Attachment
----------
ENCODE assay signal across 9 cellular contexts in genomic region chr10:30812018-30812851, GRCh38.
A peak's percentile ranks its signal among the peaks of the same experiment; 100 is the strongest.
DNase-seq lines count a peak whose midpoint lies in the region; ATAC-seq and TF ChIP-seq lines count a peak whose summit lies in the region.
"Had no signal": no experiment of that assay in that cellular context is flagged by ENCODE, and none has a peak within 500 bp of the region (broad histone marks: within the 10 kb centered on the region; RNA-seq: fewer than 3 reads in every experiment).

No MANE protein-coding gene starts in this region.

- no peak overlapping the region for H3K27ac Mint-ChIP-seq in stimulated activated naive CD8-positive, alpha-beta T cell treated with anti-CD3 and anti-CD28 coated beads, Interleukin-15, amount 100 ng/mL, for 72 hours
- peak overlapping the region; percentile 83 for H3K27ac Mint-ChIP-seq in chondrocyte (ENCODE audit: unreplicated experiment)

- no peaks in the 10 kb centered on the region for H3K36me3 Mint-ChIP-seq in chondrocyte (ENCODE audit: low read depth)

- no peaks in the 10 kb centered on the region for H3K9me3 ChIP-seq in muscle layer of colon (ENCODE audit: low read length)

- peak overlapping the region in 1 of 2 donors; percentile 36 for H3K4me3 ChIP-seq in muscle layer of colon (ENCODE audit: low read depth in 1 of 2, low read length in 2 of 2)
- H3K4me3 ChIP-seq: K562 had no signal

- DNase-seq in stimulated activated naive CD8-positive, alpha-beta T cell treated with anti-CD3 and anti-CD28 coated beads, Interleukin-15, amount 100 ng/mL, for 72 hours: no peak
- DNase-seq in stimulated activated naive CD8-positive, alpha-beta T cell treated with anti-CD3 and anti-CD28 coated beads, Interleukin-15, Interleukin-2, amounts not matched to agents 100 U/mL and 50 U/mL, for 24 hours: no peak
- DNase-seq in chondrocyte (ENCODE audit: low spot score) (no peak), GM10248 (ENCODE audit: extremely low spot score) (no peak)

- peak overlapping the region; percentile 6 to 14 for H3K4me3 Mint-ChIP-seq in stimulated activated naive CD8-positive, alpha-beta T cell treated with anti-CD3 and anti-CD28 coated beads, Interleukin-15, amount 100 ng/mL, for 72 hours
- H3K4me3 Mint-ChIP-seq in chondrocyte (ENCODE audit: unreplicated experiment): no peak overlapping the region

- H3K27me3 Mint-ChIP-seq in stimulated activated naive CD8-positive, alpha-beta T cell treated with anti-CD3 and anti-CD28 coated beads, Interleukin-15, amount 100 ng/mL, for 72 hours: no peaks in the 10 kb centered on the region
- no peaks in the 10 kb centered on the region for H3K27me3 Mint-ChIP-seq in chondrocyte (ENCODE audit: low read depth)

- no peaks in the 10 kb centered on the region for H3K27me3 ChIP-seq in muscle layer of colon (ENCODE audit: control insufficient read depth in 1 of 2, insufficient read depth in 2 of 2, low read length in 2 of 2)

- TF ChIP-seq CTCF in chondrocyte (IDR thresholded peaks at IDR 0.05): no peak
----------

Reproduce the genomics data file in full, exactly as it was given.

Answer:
ENCODE assay signal across 9 cellular contexts in genomic region chr10:30812018-30812851, GRCh38.
A peak's percentile ranks its signal among the peaks of the same experiment; 100 is the strongest.
DNase-seq lines count a peak whose midpoint lies in the region; ATAC-seq and TF ChIP-seq lines count a peak whose summit lies in the region.
"Had no signal": no experiment of that assay in that cellular context is flagged by ENCODE, and none has a peak within 500 bp of the region (broad histone marks: within the 10 kb centered on the region; RNA-seq: fewer than 3 reads in every experiment).

No MANE protein-coding gene starts in this region.

- no peak overlapping the region for H3K27ac Mint-ChIP-seq in stimulated activated naive CD8-positive, alpha-beta T cell treated with anti-CD3 and anti-CD28 coated beads, Interleukin-15, amount 100 ng/mL, for 72 hours
- peak overlapping the region; percentile 83 for H3K27ac Mint-ChIP-seq in chondrocyte (ENCODE audit: unreplicated experiment)

- no peaks in the 10 kb centered on the region for H3K36me3 Mint-ChIP-seq in chondrocyte (ENCODE audit: low read depth)

- no peaks in the 10 kb centered on the region for H3K9me3 ChIP-seq in muscle layer of colon (ENCODE audit: low read length)

- peak overlapping the region in 1 of 2 donors; percentile 36 for H3K4me3 ChIP-seq in muscle layer of colon (ENCODE audit: low read depth in 1 of 2, low read length in 2 of 2)
- H3K4me3 ChIP-seq: K562 had no signal

- DNase-seq in stimulated activated naive CD8-positive, alpha-beta T cell treated with anti-CD3 and anti-CD28 coated beads, Interleukin-15, amount 100 ng/mL, for 72 hours: no peak
- DNase-seq in stimulated activated naive CD8-positive, alpha-beta T cell treated with anti-CD3 and anti-CD28 coated beads, Interleukin-15, Interleukin-2, amounts not matched to agents 100 U/mL and 50 U/mL, for 24 hours: no peak
- DNase-seq in chondrocyte (ENCODE audit: low spot score) (no peak), GM10248 (ENCODE audit: extremely low spot score) (no peak)

- peak overlapping the region; percentile 6 to 14 for H3K4me3 Mint-ChIP-seq in stimulated activated naive CD8-positive, alpha-beta T cell treated with anti-CD3 and anti-CD28 coated beads, Interleukin-15, amount 100 ng/mL, for 72 hours
- H3K4me3 Mint-ChIP-seq in chondrocyte (ENCODE audit: unreplicated experiment): no peak overlapping the region

- H3K27me3 Mint-ChIP-seq in stimulated activated naive CD8-positive, alpha-beta T cell treated with anti-CD3 and anti-CD28 coated beads, Interleukin-15, amount 100 ng/mL, for 72 hours: no peaks in the 10 kb centered on the region
- no peaks in the 10 kb centered on the region for H3K27me3 Mint-ChIP-seq in chondrocyte (ENCODE audit: low read depth)

- no peaks in the 10 kb centered on the region for H3K27me3 ChIP-seq in muscle layer of colon (ENCODE audit: control insufficient read depth in 1 of 2, insufficient read depth in 2 of 2, low read length in 2 of 2)

- TF ChIP-seq CTCF in chondrocyte (IDR thresholded peaks at IDR 0.05): no peak